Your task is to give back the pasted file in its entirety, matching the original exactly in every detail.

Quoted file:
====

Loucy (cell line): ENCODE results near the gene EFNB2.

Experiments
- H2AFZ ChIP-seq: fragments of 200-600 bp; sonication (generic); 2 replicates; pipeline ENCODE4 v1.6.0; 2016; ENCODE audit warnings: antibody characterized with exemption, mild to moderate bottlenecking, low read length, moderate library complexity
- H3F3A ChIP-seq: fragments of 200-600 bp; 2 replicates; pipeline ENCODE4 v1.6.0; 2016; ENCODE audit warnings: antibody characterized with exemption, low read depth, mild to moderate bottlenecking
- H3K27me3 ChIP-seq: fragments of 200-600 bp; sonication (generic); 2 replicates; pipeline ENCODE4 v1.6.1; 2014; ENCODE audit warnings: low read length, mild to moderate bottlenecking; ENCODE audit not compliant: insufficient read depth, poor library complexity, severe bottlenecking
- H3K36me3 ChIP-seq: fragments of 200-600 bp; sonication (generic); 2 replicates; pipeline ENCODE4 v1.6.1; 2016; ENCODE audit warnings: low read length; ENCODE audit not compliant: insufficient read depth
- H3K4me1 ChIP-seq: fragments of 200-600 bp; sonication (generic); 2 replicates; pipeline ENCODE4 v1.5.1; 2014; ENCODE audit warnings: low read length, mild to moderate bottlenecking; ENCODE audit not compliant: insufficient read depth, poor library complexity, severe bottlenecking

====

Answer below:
Loucy (cell line): ENCODE results near the gene EFNB2.

Experiments
- H2AFZ ChIP-seq: fragments of 200-600 bp; sonication (generic); 2 replicates; pipeline ENCODE4 v1.6.0; 2016; ENCODE audit warnings: antibody characterized with exemption, mild to moderate bottlenecking, low read length, moderate library complexity
- H3F3A ChIP-seq: fragments of 200-600 bp; 2 replicates; pipeline ENCODE4 v1.6.0; 2016; ENCODE audit warnings: antibody characterized with exemption, low read depth, mild to moderate bottlenecking
- H3K27me3 ChIP-seq: fragments of 200-600 bp; sonication (generic); 2 replicates; pipeline ENCODE4 v1.6.1; 2014; ENCODE audit warnings: low read length, mild to moderate bottlenecking; ENCODE audit not compliant: insufficient read depth, poor library complexity, severe bottlenecking
- H3K36me3 ChIP-seq: fragments of 200-600 bp; sonication (generic); 2 replicates; pipeline ENCODE4 v1.6.1; 2016; ENCODE audit warnings: low read length; ENCODE audit not compliant: insufficient read depth
- H3K4me1 ChIP-seq: fragments of 200-600 bp; sonication (generic); 2 replicates; pipeline ENCODE4 v1.5.1; 2014; ENCODE audit warnings: low read length, mild to moderate bottlenecking; ENCODE audit not compliant: insufficient read depth, poor library complexity, severe bottlenecking